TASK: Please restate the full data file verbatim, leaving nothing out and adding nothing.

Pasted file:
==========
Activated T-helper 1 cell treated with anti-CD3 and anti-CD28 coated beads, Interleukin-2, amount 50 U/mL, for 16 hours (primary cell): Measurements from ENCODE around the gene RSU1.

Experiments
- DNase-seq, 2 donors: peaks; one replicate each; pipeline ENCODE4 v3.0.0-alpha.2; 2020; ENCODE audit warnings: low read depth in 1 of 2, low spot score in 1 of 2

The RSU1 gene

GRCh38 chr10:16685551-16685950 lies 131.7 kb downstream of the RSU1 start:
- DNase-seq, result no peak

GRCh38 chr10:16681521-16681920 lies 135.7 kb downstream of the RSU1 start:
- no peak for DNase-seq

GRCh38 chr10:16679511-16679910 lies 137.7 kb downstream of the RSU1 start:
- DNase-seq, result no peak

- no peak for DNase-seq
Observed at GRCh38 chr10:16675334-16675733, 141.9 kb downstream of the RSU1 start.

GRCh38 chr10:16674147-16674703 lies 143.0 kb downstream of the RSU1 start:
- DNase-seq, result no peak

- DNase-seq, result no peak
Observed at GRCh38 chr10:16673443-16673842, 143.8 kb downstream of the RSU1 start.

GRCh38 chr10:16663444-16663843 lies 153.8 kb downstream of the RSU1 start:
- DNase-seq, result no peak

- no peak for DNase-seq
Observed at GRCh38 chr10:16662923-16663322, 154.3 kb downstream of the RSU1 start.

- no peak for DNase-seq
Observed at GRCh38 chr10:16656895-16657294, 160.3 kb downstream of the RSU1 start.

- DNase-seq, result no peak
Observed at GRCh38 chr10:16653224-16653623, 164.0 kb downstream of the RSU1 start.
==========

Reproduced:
Activated T-helper 1 cell treated with anti-CD3 and anti-CD28 coated beads, Interleukin-2, amount 50 U/mL, for 16 hours (primary cell): Measurements from ENCODE around the gene RSU1.

Experiments
- DNase-seq, 2 donors: peaks; one replicate each; pipeline ENCODE4 v3.0.0-alpha.2; 2020; ENCODE audit warnings: low read depth in 1 of 2, low spot score in 1 of 2

The RSU1 gene

GRCh38 chr10:16685551-16685950 lies 131.7 kb downstream of the RSU1 start:
- DNase-seq, result no peak

GRCh38 chr10:16681521-16681920 lies 135.7 kb downstream of the RSU1 start:
- no peak for DNase-seq

GRCh38 chr10:16679511-16679910 lies 137.7 kb downstream of the RSU1 start:
- DNase-seq, result no peak

- no peak for DNase-seq
Observed at GRCh38 chr10:16675334-16675733, 141.9 kb downstream of the RSU1 start.

GRCh38 chr10:16674147-16674703 lies 143.0 kb downstream of the RSU1 start:
- DNase-seq, result no peak

- DNase-seq, result no peak
Observed at GRCh38 chr10:16673443-16673842, 143.8 kb downstream of the RSU1 start.

GRCh38 chr10:16663444-16663843 lies 153.8 kb downstream of the RSU1 start:
- DNase-seq, result no peak

- no peak for DNase-seq
Observed at GRCh38 chr10:16662923-16663322, 154.3 kb downstream of the RSU1 start.

- no peak for DNase-seq
Observed at GRCh38 chr10:16656895-16657294, 160.3 kb downstream of the RSU1 start.

- DNase-seq, result no peak
Observed at GRCh38 chr10:16653224-16653623, 164.0 kb downstream of the RSU1 start.